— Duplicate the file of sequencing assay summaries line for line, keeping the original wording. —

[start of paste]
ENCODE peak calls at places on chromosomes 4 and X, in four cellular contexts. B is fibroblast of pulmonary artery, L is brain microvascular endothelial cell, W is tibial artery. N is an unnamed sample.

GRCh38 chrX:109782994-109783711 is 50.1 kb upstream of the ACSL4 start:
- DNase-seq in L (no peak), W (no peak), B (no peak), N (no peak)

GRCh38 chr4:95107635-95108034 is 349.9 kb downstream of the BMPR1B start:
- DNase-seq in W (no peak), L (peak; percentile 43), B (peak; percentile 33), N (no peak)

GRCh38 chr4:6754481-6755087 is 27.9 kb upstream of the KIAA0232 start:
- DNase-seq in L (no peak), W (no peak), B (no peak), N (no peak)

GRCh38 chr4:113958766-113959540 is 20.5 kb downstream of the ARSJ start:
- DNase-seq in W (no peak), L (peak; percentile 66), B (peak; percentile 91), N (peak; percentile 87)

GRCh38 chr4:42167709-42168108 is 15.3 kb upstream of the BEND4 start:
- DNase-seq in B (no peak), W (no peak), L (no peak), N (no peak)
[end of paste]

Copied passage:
ENCODE peak calls at places on chromosomes 4 and X, in four cellular contexts. B is fibroblast of pulmonary artery, L is brain microvascular endothelial cell, W is tibial artery. N is an unnamed sample.

GRCh38 chrX:109782994-109783711 is 50.1 kb upstream of the ACSL4 start:
- DNase-seq in L (no peak), W (no peak), B (no peak), N (no peak)

GRCh38 chr4:95107635-95108034 is 349.9 kb downstream of the BMPR1B start:
- DNase-seq in W (no peak), L (peak; percentile 43), B (peak; percentile 33), N (no peak)

GRCh38 chr4:6754481-6755087 is 27.9 kb upstream of the KIAA0232 start:
- DNase-seq in L (no peak), W (no peak), B (no peak), N (no peak)

GRCh38 chr4:113958766-113959540 is 20.5 kb downstream of the ARSJ start:
- DNase-seq in W (no peak), L (peak; percentile 66), B (peak; percentile 91), N (peak; percentile 87)

GRCh38 chr4:42167709-42168108 is 15.3 kb upstream of the BEND4 start:
- DNase-seq in B (no peak), W (no peak), L (no peak), N (no peak)